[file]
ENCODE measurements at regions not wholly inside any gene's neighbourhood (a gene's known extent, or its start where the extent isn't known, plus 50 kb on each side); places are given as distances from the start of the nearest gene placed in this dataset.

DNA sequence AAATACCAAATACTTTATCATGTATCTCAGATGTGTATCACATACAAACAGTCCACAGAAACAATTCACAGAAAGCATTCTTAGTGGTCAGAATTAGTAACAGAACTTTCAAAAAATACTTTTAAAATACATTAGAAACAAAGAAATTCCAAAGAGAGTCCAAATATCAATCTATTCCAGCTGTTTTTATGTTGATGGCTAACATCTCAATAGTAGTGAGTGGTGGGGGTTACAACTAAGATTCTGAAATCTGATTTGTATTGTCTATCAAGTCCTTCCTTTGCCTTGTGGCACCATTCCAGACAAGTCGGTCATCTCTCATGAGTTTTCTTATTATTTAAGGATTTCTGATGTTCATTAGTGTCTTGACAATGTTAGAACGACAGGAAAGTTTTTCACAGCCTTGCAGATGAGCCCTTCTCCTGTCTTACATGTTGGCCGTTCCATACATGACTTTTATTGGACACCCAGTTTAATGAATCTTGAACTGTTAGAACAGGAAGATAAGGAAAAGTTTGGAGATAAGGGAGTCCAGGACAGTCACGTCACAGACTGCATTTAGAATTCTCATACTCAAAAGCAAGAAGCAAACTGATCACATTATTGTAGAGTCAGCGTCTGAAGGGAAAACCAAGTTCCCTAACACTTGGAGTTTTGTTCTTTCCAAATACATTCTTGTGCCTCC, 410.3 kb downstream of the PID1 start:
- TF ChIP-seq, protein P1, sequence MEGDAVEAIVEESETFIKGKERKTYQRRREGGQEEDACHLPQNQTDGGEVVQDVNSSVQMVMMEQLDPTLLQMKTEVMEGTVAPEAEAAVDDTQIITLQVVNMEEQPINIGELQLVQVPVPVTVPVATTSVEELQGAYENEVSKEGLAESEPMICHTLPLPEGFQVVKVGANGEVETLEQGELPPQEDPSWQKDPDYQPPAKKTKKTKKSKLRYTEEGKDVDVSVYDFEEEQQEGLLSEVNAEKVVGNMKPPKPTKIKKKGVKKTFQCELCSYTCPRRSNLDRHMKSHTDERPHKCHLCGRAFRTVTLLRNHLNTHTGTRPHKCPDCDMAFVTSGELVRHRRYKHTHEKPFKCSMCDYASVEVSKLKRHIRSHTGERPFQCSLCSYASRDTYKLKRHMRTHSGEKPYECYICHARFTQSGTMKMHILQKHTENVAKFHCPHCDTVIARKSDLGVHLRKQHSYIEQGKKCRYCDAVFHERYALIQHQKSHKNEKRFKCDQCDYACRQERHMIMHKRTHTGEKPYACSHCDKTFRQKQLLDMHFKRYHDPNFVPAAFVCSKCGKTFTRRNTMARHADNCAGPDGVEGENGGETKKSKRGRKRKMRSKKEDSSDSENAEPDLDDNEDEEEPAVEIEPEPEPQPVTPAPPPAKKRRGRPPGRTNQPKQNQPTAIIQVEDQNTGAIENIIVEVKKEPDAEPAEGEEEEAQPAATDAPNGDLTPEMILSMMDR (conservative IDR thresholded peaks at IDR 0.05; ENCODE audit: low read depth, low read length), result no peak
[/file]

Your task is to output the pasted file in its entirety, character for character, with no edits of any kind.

ENCODE measurements at regions not wholly inside any gene's neighbourhood (a gene's known extent, or its start where the extent isn't known, plus 50 kb on each side); places are given as distances from the start of the nearest gene placed in this dataset.

DNA sequence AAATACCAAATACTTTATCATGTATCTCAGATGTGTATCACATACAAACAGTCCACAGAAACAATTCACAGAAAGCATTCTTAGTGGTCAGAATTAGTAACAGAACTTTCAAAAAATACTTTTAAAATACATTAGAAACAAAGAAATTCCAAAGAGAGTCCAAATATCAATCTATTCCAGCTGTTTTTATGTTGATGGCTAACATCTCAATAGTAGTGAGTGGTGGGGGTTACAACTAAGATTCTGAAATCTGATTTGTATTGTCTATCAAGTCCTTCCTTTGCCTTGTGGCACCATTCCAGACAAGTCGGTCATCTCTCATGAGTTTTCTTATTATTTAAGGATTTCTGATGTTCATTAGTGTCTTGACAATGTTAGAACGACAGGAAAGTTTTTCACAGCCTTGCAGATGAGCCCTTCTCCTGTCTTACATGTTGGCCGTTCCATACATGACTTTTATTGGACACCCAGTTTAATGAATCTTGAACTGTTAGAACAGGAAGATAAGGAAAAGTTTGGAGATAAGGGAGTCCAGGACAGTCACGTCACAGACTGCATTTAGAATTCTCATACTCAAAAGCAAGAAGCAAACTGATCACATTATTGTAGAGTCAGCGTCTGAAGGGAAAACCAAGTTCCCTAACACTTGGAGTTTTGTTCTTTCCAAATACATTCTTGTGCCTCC, 410.3 kb downstream of the PID1 start:
- TF ChIP-seq, protein P1, sequence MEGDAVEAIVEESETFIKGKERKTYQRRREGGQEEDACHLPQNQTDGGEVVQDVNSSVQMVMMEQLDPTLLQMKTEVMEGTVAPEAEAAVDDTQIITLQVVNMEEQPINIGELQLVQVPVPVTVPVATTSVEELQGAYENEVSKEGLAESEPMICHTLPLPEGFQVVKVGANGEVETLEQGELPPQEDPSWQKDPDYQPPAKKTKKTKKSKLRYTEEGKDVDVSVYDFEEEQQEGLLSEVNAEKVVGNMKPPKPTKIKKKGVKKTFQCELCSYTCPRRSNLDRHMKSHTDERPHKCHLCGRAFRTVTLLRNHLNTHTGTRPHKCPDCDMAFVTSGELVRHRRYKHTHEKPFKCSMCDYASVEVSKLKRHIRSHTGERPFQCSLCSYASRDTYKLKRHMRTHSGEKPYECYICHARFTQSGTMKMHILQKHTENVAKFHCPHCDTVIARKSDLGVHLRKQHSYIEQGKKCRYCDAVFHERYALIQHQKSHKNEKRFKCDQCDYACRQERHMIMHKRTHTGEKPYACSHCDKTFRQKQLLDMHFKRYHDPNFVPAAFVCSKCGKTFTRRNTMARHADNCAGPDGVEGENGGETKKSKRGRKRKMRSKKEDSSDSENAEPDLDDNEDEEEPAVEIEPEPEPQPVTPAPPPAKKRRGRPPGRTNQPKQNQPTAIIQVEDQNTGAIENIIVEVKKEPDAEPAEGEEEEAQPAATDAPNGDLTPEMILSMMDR (conservative IDR thresholded peaks at IDR 0.05; ENCODE audit: low read depth, low read length), result no peak